Try this cool, refreshing hiyashi miso udon recipe on a hot summer day! The combination of chilled, grounding udon noodles and invigorating yuzu miso flavors will be sure to rejuvenate your senses!
Hiyashi is a Japanese term meaning chilled and is used to refer to many chilled Japanese noodle dishes. Many people may think of Japanese noodles in their hot, soup forms but there is a whole new side to explore when eating noodles cold! Japanese people often eat chilled noodle dishes in the warmer months of year and hot noodle dishes in colder months. Hiyashi noodle dishes are perfect for the warm weather in your part of the world!
Udon noodles can be found at many grocery stores around the world but we recommend trying this dish with the 5 grain beauty udon. Udon typically is made with one wheat flour but this udon is unique in that it has 5 grains! This not only provides intricate flavors and textures to this dish but also benefits you with healthy whole grains not found in typical udon noodles.
Another unique ingredient in this recipe is the yuzu miso. Yuzu is a popular citrus fruit in Japan and is best described as a combination of an orange, lemon, and grapefruit. Japanese people use yuzu in many products, from desserts to marmalades to this miso! The combination of the fresh yuzu with the umami miso adds the depth of flavor key to this summer noodle dish.
The umami yuzu miso combined with sweet and mellow soy sauce are the secret foundational ingredients to this intricate noodle sauce!
This Hiyashi Miso Udon recipe creates a deliciously fresh and earthy flavor with its combination of the udon, yuzu miso, and ginger. You will love the mix of flavors and umami undertone!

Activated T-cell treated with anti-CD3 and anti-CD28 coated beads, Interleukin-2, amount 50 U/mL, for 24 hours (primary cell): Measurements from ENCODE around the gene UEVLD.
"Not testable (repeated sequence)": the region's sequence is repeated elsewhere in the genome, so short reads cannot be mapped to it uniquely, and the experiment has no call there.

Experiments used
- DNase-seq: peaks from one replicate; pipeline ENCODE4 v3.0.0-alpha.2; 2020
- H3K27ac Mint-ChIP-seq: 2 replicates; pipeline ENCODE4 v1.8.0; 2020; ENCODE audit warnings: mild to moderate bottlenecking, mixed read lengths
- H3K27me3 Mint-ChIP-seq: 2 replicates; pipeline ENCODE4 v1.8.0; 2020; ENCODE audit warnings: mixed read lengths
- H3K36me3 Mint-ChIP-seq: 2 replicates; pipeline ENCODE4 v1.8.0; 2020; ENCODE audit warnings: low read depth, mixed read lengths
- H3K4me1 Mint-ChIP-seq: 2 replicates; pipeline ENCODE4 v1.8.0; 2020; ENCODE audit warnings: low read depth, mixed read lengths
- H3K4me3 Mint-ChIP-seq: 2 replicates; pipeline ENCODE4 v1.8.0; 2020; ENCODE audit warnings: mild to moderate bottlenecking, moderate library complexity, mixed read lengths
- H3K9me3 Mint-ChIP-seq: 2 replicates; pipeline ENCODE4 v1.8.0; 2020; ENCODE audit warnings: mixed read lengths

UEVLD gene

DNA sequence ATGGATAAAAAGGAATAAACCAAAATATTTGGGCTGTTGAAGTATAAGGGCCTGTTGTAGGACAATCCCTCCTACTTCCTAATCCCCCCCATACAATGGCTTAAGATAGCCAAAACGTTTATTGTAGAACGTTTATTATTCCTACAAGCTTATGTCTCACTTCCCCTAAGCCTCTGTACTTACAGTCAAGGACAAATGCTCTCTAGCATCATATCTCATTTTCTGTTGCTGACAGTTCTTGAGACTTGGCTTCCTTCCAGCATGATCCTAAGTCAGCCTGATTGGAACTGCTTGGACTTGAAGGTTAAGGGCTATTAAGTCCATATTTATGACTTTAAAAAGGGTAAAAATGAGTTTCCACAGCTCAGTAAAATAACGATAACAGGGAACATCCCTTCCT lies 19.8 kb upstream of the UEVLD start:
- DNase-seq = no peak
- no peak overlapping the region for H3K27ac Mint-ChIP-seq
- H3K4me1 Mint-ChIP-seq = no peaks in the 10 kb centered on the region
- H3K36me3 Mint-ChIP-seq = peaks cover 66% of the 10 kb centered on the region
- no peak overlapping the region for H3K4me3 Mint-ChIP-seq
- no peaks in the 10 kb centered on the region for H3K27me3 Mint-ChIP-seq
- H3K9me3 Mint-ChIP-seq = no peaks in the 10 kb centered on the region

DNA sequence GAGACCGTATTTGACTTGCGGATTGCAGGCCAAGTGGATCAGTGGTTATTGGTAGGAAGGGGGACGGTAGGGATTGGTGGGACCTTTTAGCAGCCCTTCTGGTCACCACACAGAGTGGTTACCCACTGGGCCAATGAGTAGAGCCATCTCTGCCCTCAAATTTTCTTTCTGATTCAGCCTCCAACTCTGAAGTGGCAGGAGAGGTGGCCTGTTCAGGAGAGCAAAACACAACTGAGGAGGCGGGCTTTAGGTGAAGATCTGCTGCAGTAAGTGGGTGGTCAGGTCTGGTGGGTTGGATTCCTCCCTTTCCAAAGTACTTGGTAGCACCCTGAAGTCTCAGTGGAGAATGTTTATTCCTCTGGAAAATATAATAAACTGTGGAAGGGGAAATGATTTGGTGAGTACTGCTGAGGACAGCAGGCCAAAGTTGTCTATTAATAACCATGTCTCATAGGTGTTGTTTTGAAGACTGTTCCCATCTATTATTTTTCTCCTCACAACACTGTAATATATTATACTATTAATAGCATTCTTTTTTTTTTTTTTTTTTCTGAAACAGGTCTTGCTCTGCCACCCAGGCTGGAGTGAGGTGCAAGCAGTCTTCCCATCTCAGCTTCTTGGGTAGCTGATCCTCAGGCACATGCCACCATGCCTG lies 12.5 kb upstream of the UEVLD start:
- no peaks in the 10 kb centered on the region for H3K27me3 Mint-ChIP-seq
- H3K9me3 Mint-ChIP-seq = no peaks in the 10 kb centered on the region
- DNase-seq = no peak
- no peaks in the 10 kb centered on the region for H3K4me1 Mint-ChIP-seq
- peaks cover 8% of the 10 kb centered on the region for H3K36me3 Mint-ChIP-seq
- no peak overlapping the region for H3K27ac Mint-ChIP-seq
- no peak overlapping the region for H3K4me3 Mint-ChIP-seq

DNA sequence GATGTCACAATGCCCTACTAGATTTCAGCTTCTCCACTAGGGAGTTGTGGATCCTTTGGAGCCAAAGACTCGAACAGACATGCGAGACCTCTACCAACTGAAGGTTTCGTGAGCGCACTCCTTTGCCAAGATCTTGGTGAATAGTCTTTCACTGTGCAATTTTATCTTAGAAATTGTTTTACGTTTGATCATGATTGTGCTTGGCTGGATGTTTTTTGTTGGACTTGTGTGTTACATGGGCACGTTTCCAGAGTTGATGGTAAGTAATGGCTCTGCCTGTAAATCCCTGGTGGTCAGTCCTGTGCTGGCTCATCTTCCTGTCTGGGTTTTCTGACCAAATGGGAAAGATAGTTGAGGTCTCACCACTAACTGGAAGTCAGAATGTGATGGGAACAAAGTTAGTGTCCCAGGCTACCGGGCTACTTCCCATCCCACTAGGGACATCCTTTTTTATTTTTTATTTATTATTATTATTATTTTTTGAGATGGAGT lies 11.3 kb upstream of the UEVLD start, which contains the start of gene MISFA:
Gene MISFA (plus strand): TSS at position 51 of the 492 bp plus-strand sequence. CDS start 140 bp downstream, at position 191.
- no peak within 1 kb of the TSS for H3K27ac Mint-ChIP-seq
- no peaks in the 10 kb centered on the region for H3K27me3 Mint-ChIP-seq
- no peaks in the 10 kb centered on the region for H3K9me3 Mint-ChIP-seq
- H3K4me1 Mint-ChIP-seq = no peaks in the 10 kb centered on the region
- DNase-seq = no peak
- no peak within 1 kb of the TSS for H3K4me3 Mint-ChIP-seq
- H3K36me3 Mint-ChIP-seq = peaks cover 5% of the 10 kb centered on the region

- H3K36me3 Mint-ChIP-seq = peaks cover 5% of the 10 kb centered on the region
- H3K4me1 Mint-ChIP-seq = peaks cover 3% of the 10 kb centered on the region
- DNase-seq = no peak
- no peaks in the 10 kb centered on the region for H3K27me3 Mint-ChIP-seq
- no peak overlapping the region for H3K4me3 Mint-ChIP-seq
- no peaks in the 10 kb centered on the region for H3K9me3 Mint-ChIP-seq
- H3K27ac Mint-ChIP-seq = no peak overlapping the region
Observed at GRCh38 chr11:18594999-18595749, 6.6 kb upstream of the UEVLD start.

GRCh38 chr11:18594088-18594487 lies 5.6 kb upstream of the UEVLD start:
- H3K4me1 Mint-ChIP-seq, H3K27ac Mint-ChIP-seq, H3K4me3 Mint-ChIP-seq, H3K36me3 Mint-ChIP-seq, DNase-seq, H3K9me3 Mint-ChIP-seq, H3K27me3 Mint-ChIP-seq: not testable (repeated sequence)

- 6oz uncooked udon noodles (we recommend 5 grain beauty udon)
- 1 cup finely chopped yellow onion
- 1 tbsp freshly grated ginger
- 3 tbsp yuzu miso*
- 2 tbsp soy sauce*
- 2 tbsp mirin
- 2 tbsp maple syrup (add 1 additional tsp if you like a sweeter sauce)
- 1 small Japanese cucumber (or English cucumber with seeds removed), cut into matchsticks
- Toasted sesame seeds (optional)
* Available in our Creative Beginnings: Redefining "Wa" Care Package of Japanese cooking essentials.
Cook the udon noodles according to the package directions. Then drain the water and rinse the noodles to remove any extra starch. Put the noodles in a bowl of ice water to chill.
Mix the onion, ginger, yuzu miso, soy sauce, mirin, and maple syrup together in a small saucepan. Heat the sauce over medium heat. Just as the sauce beings to boil, reduce the heat to maintain a simmer and let the sauce cook for 4 minutes, stirring occasionally.
Drain the noodles completely and divide them between two plates/bowls. Top the noodles with cucumber matchsticks, then spoon the miso sauce over the top. Garnish with toasted white sesame seeds, if desired. Serve immediately.
Recipe courtesy of Rachael Hutchings, www.lafujimama.com
La Fuji Mama, is a website focused on bringing world flavors to the family dinner table. Rachael Hutchings, author of La Fuji Mama, has eaten her way around the world, having lived in a variety of fun food locations, including Paris, Tokyo, Yokohama, Memphis, and Los Angeles. She features recipes that are a fusion of different tastes, influenced by the variety of places she has lived and visited, and the people she has met. You could say that her food has global roots with a local homegrown accent. Rachael believes that food shouldn’t be dumbed down for children, and shares ways with her readers on how they can make the time they spend in the kitchen and at the dinner table be a delicious educational experience for the whole family. Rachael is a self-proclaimed Japanese cuisine advocate and loves introducing people to the wonders of homemade tofu, packing bentos (Japanese lunchboxes), and onigiri (Japanese rice balls). Rachael lives with her husband and three children in Lehi, Utah.
Introduction courtesy of Kimberlee Laney
As a Japanese-Korean-American, my love for Japanese food first came from my grandmother's kitchen! Japanese food feels like home and I love being able to cook it anywhere in the world to connect with Japan in my own little way. I love diving deep into the layers of Japanese food and always marvel at the food diversity between prefectures. I'm currently eating my way through Tokyo and taking up photography with my Instagram account @capturingkim!